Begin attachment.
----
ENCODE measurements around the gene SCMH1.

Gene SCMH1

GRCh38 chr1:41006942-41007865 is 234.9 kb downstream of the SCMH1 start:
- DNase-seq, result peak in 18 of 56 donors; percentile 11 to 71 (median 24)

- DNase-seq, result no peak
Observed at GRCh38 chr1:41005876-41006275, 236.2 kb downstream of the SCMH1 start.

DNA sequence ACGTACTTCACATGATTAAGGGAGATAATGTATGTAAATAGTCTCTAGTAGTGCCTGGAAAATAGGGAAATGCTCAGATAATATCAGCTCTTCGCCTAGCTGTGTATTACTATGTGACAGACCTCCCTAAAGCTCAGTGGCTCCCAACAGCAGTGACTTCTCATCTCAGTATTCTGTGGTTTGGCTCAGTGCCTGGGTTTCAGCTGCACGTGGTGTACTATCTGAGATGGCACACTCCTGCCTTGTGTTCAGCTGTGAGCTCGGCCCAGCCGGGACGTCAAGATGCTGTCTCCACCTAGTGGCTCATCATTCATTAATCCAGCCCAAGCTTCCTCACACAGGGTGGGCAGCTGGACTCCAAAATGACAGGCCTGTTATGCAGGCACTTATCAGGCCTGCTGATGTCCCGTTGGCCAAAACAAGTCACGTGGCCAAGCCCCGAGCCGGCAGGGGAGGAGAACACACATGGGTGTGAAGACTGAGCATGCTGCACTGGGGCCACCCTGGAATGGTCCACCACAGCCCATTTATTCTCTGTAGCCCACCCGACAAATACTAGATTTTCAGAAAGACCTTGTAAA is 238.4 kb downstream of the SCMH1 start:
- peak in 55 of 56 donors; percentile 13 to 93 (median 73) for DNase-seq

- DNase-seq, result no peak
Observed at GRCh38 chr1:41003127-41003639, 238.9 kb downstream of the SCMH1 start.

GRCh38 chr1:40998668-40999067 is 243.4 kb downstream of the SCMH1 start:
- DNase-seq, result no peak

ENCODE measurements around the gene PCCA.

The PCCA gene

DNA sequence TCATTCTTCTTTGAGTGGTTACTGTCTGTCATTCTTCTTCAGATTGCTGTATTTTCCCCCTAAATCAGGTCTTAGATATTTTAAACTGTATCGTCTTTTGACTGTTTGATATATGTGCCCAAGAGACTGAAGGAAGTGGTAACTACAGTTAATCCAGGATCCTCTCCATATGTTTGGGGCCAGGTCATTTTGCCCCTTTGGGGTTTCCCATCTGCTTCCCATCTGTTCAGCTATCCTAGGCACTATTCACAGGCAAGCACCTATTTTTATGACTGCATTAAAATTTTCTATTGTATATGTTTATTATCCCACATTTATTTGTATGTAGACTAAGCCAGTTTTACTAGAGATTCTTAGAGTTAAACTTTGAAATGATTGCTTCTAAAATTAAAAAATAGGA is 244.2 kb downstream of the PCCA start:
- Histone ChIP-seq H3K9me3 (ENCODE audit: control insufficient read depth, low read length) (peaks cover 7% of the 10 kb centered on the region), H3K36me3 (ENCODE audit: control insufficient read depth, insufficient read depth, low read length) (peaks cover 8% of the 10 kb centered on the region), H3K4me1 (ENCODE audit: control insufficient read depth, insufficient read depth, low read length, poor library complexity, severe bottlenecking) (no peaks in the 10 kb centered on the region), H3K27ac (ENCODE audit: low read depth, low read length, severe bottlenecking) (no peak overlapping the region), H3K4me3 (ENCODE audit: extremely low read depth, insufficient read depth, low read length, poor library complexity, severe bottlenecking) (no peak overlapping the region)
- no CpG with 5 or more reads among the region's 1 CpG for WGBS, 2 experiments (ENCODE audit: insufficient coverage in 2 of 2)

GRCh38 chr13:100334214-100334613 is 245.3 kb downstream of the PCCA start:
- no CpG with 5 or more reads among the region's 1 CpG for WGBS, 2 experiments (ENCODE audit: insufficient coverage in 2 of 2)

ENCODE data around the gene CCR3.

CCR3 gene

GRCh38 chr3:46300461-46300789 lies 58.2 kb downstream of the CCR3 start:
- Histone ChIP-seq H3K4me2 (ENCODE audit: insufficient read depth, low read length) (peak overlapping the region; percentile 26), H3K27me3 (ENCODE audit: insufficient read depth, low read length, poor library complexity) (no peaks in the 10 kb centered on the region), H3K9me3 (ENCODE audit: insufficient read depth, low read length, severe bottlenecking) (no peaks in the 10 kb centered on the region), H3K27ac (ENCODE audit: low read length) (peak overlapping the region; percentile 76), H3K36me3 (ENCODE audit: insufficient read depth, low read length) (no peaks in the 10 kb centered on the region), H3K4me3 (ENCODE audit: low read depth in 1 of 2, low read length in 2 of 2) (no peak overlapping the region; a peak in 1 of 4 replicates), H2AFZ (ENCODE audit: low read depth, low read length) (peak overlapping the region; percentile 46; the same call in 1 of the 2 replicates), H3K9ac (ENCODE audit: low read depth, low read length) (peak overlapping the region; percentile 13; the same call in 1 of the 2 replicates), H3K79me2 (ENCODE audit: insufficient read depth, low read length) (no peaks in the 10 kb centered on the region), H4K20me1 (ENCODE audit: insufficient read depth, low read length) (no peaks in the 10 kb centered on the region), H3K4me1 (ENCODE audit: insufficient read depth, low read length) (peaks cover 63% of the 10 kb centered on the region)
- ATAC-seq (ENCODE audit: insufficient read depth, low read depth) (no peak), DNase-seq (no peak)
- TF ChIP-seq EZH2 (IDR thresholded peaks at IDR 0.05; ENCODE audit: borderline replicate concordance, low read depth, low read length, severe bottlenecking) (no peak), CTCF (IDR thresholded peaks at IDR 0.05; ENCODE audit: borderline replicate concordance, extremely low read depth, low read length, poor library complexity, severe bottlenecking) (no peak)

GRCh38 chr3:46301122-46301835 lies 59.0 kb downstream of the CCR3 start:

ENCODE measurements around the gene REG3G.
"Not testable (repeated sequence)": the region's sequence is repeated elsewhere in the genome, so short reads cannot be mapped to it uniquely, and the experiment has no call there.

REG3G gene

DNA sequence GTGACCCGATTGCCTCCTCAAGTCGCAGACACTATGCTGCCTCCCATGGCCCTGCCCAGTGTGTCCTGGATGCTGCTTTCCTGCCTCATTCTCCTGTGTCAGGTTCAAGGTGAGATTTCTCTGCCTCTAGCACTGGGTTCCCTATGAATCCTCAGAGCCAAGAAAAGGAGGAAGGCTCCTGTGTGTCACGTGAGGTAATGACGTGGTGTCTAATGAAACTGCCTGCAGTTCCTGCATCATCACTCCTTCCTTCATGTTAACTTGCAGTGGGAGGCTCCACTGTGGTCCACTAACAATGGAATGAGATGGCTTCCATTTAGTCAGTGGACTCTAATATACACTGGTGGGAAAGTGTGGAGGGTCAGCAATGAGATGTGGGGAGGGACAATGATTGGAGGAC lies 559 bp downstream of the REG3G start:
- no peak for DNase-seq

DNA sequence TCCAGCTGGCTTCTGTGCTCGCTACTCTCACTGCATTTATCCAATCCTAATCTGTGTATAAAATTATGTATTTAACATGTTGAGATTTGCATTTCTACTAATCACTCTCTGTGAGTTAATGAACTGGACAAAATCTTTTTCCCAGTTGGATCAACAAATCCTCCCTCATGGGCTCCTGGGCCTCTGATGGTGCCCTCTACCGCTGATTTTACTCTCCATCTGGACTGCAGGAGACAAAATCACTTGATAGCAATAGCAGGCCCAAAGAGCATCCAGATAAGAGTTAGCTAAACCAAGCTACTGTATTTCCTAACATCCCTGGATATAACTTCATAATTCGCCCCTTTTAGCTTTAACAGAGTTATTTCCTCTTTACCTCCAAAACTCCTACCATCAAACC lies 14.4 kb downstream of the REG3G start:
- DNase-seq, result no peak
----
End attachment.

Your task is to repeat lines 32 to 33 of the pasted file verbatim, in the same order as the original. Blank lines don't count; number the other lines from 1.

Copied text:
DNA sequence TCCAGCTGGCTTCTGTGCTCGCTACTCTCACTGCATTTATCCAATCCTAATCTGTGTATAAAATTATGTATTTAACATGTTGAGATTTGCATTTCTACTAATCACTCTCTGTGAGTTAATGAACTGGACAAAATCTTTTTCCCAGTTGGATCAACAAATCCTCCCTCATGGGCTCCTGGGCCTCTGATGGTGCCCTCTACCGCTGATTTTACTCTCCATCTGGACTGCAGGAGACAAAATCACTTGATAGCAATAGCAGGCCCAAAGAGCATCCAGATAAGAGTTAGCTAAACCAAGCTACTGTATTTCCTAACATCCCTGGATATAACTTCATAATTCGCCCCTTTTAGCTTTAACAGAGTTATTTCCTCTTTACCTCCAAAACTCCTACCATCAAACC lies 14.4 kb downstream of the REG3G start:
- DNase-seq, result no peak